A British teenager who was badly injured after a crocodile attack in Zambia was told it was safe to swim by tour guides, her father has revealed.
Amelie Osborne-Smith, 18, from Andover, Hampshire, was whitewater rafting in the Zambezi river when the animal mauled her leg and tried to drag her under the water.
Her father Brent Osborn-Smith, 60, said the creature had “attempted to drag her down into a characteristic death roll in order to subdue its prey”.
He told The Sun: “Her lower leg had been badly mauled, her hip dislocated and her right foot was left hanging loose.
“The group stopped for lunch in a quiet stretch, between rapids.
“They were encouraged by the guides to have a quick dip over the side, to cool off. This area was deemed safe.”
Amelie is expected to fly back to the UK on Saturday evening where she will seek follow-up treatment.
“When returning to the boat, Amelie was bitten on the leg by a large crocodile, which attempted to down into a characteristic death roll in order to subdue its prey”, Brent said.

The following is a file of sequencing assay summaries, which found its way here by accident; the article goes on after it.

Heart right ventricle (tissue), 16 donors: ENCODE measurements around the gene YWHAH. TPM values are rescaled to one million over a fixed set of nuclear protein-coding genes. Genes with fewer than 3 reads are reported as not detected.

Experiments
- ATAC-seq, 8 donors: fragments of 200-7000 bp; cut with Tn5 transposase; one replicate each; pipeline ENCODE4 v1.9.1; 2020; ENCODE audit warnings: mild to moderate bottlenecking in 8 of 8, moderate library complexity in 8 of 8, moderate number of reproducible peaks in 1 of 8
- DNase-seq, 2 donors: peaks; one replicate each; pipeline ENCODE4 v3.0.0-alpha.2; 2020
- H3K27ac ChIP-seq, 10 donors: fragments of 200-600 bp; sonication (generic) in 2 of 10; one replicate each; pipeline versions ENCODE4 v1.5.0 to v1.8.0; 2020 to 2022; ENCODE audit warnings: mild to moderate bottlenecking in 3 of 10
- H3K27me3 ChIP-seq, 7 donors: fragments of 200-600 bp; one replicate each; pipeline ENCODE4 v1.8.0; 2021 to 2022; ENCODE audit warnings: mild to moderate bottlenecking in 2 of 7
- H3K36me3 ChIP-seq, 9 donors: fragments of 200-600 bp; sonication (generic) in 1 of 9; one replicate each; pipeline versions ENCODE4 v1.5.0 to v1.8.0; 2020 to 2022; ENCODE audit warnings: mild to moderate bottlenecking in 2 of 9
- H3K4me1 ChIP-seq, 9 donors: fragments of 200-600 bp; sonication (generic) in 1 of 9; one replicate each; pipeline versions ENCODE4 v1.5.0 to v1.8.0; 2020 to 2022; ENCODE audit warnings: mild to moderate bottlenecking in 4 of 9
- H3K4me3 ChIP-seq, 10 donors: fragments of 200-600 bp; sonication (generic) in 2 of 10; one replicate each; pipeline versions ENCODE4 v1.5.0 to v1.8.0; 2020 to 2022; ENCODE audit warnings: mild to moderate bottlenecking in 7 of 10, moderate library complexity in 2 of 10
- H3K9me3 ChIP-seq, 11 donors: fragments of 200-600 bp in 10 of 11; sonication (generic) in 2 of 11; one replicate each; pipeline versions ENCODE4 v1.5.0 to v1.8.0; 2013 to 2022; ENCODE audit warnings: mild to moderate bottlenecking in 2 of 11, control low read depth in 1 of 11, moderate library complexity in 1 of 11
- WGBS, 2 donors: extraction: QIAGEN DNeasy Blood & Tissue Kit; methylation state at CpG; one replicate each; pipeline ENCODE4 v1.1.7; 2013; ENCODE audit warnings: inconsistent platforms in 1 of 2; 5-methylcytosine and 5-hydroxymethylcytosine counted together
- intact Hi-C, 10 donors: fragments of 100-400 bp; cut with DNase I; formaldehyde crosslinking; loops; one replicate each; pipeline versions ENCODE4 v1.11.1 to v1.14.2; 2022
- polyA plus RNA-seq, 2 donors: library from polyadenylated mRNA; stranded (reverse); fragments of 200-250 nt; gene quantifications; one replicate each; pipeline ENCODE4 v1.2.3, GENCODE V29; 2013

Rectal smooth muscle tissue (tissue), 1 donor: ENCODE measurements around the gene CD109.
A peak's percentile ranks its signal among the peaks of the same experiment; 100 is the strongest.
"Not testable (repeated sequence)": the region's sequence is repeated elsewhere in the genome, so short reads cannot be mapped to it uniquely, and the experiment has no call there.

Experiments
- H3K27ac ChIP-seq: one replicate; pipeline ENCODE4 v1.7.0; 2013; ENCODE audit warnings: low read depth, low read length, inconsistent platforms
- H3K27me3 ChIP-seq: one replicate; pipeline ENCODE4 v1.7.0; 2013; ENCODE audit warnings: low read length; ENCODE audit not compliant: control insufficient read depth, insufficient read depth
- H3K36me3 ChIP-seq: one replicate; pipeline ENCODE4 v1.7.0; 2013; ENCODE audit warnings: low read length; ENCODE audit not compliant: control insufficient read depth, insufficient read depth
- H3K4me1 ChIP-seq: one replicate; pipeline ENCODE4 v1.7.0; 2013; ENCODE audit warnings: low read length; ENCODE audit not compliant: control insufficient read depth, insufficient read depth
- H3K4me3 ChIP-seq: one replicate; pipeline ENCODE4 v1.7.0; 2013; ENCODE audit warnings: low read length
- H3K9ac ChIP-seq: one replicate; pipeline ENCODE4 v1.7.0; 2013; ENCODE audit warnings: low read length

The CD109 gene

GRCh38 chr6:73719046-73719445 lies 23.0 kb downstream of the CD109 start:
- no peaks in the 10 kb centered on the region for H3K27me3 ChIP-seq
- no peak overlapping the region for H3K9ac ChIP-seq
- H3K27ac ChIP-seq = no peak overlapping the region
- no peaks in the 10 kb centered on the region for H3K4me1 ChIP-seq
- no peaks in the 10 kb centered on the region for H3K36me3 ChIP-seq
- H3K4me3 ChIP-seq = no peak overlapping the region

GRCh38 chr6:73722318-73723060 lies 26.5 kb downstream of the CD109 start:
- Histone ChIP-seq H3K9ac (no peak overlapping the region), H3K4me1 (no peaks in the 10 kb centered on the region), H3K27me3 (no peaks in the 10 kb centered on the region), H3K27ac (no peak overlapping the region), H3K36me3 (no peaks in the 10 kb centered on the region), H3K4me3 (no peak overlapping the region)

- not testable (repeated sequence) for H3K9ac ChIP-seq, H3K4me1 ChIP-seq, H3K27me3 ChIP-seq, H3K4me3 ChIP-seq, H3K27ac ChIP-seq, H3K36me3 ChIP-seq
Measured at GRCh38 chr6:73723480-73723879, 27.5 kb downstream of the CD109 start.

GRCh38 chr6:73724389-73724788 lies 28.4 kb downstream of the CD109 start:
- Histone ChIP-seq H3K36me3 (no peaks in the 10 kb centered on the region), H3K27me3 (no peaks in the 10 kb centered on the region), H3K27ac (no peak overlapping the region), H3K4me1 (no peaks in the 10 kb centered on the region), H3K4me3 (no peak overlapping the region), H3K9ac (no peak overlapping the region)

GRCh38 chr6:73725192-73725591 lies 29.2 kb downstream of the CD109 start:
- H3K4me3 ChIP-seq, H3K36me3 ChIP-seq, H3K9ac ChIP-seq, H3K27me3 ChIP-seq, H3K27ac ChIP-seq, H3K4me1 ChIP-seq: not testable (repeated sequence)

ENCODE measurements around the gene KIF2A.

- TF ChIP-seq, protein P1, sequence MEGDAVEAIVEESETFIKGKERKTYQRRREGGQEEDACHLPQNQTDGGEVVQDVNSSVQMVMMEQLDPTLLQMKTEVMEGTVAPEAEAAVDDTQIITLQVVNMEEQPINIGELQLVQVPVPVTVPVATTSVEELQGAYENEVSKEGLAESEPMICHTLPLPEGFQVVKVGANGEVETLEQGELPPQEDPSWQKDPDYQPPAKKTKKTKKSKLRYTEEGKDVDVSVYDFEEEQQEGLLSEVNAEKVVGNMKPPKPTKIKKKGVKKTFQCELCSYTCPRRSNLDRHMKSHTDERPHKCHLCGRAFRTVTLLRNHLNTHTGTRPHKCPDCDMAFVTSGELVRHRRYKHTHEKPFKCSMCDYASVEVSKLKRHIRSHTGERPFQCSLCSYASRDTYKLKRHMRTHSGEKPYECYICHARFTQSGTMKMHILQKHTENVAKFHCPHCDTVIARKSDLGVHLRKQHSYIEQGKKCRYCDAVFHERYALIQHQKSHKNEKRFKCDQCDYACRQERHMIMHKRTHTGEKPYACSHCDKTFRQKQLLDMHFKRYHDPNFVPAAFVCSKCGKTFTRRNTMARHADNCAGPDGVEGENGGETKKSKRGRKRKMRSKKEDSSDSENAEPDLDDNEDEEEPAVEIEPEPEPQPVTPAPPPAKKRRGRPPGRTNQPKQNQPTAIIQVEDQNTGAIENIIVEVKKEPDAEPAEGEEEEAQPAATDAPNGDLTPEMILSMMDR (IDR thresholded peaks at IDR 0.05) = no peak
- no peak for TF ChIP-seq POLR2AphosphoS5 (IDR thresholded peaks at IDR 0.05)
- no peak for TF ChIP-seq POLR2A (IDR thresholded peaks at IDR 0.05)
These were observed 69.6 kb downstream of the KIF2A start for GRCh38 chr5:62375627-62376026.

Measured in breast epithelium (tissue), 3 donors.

He added that Amelie “fought back with great courage and refused to be subdued or taken under”.
Fellow rafters forced the crocodile to retreat by repeatedly punching it.
They quickly administered first aid to Amelie, who had dislocated her hip and had her “right foot hanging loose” as a result of the attack.
She was then airlifted by helicopter to Lusaka, 240 miles away, where she underwent “several operations” to save the foot.
Amelie had travelled to Zambia to visit her grandmother as part of a gap year trip.
“Amelie remains traumatised and heavily sedated but we will know more about her ultimate progress in the coming days,” her dad added.
“We are humbled by and profoundly appreciative of the courage and professionalism of all those involved in Amelie’s life-saving rescue and her subsequent care and treatment.
“Amelie is a fit, intelligent, brave and conscientious individual who is extremely grateful to be alive and to have been looked after so well by all those involved in her rescue.”